Chapter

D-E-S-I-R-E and Liberation

A. Raghuramaraju

in Enduring Colonialism

Published in print March 2009 | ISBN: 9780195699364
Published online October 2012 | e-ISBN: 9780199080533 | DOI: http://dx.doi.org/10.1093/acprof:oso/9780195699364.003.0006
D-E-S-I-R-E and Liberation

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This chapter discusses Chandidas' notions of desire and liberation. For Chandidas, desire overcomes conventional criticism and can be used to bring back to desire its centrality. This can facilitate a better formulation of desire, whose restoration seems to coincide with the programmes of feminism, post-modernism, and even postcolonialism. The centrality is sustained not merely by appealing for desire but by removing aspects that terminate and provide various process-related aspects. In some metaphysical and religious systems like Buddhism and other ascetic schools, desire, directly or indirectly is treated as the root cause of human suffering. To transcend it leads to a state of liberation. Chandidas, instead of seeing liberation in cessation of desire relates it to perpetual process, intensification, and orgasmicecstasy.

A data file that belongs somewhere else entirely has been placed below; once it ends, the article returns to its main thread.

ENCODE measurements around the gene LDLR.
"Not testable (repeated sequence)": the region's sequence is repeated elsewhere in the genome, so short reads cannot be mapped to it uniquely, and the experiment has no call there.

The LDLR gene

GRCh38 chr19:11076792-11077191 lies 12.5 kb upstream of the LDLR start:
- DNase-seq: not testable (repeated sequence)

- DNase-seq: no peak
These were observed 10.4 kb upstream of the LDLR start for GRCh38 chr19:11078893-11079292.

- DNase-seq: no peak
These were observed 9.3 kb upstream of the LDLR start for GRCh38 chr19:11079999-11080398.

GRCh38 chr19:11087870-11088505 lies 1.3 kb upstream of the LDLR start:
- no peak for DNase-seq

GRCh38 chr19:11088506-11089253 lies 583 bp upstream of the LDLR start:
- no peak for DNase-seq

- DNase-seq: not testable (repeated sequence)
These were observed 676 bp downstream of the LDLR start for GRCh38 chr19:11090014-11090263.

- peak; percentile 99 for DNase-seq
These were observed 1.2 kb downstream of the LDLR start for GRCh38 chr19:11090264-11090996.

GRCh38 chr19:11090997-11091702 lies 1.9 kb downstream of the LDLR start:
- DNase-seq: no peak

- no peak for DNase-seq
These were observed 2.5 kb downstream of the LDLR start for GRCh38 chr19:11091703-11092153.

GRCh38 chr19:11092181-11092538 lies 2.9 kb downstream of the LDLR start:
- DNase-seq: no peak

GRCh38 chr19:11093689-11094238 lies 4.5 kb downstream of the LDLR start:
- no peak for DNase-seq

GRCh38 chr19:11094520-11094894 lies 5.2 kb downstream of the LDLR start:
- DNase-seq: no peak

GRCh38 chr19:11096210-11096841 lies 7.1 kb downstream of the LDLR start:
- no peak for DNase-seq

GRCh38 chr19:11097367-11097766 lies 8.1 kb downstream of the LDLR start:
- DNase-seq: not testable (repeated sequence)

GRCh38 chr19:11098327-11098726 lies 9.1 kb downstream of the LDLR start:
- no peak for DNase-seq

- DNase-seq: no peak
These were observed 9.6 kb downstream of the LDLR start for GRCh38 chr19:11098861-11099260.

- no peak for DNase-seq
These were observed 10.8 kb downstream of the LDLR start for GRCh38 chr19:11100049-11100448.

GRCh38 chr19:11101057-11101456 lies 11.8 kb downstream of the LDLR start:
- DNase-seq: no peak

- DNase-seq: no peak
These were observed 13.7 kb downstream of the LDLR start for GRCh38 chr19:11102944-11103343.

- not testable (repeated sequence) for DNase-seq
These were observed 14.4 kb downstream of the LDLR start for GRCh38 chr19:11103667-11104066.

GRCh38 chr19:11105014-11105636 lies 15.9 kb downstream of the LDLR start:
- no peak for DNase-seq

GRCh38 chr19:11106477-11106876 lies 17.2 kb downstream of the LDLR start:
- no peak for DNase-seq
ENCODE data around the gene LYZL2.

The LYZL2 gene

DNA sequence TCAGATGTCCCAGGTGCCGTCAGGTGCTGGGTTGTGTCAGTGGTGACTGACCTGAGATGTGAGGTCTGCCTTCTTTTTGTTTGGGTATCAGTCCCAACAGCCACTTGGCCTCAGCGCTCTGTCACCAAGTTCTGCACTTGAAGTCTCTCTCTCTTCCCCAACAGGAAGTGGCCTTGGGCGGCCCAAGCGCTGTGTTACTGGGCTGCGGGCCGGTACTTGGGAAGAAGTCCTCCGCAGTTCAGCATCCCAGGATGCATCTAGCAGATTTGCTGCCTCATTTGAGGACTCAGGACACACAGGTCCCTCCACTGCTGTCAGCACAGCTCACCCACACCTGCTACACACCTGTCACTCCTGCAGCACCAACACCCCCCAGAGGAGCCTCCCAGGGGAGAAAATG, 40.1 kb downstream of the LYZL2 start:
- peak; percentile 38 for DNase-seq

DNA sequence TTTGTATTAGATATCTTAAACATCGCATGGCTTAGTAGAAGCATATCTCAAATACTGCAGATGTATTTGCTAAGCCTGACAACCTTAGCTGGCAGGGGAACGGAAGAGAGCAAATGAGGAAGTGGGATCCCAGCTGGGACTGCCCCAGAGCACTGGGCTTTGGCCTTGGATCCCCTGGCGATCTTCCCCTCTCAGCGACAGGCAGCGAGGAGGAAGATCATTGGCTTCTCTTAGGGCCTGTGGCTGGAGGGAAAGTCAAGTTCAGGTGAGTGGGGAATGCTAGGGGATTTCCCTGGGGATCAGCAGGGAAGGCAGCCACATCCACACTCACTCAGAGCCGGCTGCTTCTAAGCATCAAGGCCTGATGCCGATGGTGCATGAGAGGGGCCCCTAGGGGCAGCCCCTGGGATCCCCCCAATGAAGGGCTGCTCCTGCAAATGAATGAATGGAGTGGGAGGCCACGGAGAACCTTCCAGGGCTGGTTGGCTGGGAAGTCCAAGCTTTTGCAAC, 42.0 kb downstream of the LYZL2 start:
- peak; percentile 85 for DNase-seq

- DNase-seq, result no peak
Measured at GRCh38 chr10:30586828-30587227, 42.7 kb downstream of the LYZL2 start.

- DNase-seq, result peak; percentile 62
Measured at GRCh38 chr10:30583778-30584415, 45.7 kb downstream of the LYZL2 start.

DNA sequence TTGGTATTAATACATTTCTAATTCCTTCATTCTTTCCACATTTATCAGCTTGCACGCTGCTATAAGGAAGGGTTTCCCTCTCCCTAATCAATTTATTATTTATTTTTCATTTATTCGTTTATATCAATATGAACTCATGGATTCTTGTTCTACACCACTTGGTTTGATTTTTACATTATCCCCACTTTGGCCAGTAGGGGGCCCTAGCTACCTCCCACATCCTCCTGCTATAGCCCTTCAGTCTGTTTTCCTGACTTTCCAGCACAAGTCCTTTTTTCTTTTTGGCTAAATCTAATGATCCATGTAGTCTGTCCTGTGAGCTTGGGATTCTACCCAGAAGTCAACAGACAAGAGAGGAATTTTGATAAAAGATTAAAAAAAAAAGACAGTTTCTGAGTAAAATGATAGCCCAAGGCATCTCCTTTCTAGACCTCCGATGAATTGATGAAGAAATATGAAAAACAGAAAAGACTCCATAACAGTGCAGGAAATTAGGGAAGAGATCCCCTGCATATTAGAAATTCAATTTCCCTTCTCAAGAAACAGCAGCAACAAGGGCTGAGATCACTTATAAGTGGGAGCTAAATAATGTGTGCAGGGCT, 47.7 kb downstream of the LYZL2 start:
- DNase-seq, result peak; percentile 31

Keywords: Vaddera Chandidas; desire; liberation; negation; metaphysical system; perpetual process; intensification; orgasmicecstasy

Chapter.  4538 words. 

Subjects: Social and Political Philosophy

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